In the 1960s, we were honored to have two beloved dogs on campus--Reveille and her legendary pal, Ranger, an English Bulldog belonging to the most famous Ranger, Lieutenant General Earl Rudder, then President of the A & M College of Texas. Old Ranger had the run of the campus--you'd see him in the dining halls, in class and almost anywhere you'd find Aggies. One bright fall afternoon as I was studying in dorm 11, the click, click, clicks coming down the hallway toward my room were unmistakable--Ranger was on the prowl. A " here boy " brought him into my room for a visit--he plopped down, snorted and " passed " a few other choice body noises that had made him famous. Since he was obviously tired, and it was clean sheet day, I tucked him securely into my roommates clean top bunk, pulled up the sheets to expose only his ugly nose, and waited for the first shirt (First Sergeant) of the Maroon Band--Roy May. Roy showed up, changed, and proceeded to assume the study position--feet on desk and a 45 degree slump in that awful desk chair. After 30 minutes, Roy still had not detected old Ranger--but he did give me a funny glance every time Ranger snorted in his sleep. After one loud snort from the direction of the top bunk, Roy spotted Ranger, pronounced the most appropriate swear words, and summoned numerous freshmen. The fight was on--took them at least 10 minutes to pry me from the bunk posts--I was "dumped" in the dumster outside the southeast door of dorm 11, drenched with _ _ _ _-can water, and left there with a freshman perched on top of the dumster cover for a lengthy period. I don't know what Roy did with Ranger, but the " clean sheets " had been put on my lower bunk--the odor was unmistakable--what a dog.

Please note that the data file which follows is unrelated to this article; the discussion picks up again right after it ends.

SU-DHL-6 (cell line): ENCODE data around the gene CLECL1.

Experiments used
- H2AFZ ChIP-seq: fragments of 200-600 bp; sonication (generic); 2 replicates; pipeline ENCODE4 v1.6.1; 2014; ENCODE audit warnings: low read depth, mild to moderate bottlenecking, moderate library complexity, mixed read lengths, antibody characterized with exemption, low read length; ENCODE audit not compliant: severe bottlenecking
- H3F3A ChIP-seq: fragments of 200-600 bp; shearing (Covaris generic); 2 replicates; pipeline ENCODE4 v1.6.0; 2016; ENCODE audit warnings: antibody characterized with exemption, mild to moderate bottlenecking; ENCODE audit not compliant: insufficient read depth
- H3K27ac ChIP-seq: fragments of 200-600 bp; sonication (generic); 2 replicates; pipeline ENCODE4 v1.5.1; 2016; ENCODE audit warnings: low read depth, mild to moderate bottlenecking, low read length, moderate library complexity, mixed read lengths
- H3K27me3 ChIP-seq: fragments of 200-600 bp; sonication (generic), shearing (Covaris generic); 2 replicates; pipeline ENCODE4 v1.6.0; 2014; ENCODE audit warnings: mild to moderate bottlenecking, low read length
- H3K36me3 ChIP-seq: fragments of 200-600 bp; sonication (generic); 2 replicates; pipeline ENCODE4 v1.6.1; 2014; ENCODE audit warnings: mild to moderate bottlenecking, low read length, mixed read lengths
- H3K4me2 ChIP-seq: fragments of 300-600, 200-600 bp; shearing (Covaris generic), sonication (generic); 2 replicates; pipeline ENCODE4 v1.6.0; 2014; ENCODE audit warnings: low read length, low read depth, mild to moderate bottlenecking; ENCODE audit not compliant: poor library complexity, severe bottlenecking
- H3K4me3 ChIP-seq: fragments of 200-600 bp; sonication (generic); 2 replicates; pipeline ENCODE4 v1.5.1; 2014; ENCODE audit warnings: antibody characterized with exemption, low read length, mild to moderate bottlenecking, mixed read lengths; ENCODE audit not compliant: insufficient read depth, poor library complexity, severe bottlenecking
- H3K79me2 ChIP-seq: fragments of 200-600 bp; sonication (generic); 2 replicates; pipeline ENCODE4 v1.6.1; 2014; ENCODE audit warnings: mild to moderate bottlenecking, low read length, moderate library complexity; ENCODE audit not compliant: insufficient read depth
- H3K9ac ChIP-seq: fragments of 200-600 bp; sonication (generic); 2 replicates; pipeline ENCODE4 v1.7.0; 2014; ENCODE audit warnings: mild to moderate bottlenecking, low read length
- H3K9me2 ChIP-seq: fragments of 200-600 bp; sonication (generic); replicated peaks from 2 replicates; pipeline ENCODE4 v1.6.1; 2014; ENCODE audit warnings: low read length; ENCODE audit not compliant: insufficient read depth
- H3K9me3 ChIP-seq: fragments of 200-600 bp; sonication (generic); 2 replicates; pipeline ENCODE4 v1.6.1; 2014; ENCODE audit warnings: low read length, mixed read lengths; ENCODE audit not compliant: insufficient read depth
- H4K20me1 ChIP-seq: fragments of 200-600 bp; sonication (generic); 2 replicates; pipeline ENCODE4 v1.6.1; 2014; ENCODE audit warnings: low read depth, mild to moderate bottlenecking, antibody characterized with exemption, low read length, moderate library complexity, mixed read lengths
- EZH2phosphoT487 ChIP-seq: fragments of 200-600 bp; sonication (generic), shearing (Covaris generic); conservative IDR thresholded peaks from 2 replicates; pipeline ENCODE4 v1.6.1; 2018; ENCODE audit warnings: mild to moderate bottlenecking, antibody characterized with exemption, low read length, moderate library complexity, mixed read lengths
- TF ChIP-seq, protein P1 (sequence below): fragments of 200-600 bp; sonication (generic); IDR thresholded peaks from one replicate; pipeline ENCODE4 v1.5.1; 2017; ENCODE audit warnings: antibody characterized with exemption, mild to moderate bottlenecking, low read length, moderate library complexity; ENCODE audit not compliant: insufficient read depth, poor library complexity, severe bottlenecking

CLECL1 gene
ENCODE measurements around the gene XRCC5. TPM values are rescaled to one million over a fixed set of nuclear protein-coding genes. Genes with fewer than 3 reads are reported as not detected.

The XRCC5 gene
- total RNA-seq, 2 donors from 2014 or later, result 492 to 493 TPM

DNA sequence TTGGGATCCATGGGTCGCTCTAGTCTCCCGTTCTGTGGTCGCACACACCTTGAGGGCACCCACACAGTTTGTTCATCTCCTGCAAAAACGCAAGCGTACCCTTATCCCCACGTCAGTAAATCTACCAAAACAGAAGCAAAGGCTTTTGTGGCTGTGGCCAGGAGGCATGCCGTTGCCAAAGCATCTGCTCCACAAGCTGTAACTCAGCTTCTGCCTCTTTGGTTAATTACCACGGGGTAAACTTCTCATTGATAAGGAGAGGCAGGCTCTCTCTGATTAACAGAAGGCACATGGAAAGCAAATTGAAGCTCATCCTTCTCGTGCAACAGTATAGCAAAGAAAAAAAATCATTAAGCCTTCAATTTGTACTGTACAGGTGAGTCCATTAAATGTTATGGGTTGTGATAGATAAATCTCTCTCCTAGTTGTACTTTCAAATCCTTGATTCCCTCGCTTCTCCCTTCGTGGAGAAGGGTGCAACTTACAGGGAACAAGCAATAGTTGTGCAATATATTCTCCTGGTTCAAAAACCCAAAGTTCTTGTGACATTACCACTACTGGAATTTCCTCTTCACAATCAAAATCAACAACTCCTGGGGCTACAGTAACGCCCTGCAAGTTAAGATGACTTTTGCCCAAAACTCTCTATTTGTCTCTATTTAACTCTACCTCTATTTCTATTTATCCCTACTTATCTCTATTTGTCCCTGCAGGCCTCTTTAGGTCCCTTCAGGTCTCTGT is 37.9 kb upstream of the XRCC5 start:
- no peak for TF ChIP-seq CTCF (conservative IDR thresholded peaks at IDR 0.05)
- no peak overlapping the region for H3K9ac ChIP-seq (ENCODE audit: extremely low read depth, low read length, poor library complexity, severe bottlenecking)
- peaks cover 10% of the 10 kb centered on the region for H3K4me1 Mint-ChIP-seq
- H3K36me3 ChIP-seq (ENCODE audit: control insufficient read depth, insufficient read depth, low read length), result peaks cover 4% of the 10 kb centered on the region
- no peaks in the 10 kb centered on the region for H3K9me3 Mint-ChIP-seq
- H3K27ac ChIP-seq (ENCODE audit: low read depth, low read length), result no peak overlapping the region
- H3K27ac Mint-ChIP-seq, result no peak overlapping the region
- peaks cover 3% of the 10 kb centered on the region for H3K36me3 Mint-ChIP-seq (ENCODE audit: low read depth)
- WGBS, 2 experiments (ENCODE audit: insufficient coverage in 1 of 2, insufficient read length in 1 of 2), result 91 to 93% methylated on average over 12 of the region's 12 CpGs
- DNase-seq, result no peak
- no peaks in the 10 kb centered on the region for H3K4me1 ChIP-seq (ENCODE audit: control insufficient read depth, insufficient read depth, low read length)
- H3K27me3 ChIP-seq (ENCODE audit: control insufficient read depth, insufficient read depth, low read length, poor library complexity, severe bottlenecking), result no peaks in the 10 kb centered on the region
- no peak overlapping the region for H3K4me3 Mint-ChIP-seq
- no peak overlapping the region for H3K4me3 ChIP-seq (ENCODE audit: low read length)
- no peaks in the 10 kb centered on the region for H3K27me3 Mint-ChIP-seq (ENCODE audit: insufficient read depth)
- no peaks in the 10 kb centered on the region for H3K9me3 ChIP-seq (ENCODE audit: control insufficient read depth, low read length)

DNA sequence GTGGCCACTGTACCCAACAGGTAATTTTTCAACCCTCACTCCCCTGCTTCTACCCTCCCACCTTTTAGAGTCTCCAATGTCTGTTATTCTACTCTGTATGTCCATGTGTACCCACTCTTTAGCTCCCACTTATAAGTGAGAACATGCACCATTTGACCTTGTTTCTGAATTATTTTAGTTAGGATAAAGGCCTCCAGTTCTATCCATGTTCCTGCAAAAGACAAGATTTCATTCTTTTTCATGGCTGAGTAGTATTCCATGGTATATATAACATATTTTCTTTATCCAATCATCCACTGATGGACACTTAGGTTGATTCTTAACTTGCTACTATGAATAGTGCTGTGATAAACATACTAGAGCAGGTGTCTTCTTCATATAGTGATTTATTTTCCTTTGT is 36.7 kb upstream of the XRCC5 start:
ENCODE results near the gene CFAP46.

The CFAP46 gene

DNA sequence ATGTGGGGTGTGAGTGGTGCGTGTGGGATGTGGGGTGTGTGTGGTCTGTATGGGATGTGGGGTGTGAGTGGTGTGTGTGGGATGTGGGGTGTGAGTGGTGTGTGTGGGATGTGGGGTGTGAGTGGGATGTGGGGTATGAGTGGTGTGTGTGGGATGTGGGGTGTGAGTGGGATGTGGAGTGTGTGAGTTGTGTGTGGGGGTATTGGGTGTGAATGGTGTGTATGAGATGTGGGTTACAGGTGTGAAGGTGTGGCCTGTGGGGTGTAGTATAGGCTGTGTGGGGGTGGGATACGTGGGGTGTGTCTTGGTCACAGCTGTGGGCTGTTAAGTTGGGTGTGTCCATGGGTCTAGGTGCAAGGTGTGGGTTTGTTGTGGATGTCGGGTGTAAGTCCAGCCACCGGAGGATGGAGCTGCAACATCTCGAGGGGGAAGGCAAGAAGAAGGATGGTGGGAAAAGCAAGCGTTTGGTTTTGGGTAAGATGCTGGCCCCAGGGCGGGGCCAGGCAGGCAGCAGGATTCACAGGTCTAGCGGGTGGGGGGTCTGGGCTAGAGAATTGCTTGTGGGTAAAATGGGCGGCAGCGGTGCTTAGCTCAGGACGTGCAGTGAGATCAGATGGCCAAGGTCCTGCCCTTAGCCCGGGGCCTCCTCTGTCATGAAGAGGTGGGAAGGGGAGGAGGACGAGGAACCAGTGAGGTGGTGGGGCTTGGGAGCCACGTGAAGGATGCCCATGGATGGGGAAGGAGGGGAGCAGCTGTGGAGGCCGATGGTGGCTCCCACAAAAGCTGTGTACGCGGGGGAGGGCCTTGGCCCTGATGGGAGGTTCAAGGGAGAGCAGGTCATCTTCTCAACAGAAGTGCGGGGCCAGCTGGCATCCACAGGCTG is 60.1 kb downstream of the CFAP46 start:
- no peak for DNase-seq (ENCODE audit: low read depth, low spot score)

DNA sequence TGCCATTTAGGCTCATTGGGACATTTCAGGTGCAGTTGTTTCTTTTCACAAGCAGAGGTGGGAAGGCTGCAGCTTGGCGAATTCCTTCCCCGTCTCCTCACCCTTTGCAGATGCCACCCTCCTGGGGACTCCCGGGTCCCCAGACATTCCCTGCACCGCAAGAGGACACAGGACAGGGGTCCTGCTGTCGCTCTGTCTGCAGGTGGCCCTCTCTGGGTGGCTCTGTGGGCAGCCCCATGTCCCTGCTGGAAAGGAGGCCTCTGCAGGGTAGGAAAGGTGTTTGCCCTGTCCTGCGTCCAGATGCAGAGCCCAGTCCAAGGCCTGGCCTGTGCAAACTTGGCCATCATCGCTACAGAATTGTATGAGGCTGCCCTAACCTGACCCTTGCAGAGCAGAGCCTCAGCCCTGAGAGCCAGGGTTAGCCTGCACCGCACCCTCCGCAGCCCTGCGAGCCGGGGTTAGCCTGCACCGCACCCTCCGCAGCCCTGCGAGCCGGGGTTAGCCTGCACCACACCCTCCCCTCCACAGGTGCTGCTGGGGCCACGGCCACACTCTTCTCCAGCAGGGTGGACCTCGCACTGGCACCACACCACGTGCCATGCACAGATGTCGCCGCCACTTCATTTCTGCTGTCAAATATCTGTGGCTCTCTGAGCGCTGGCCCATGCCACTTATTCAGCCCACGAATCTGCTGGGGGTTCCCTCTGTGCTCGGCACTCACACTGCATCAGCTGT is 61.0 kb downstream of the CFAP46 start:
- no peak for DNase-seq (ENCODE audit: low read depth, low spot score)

Colonel Dan Palmer (Ret.) '66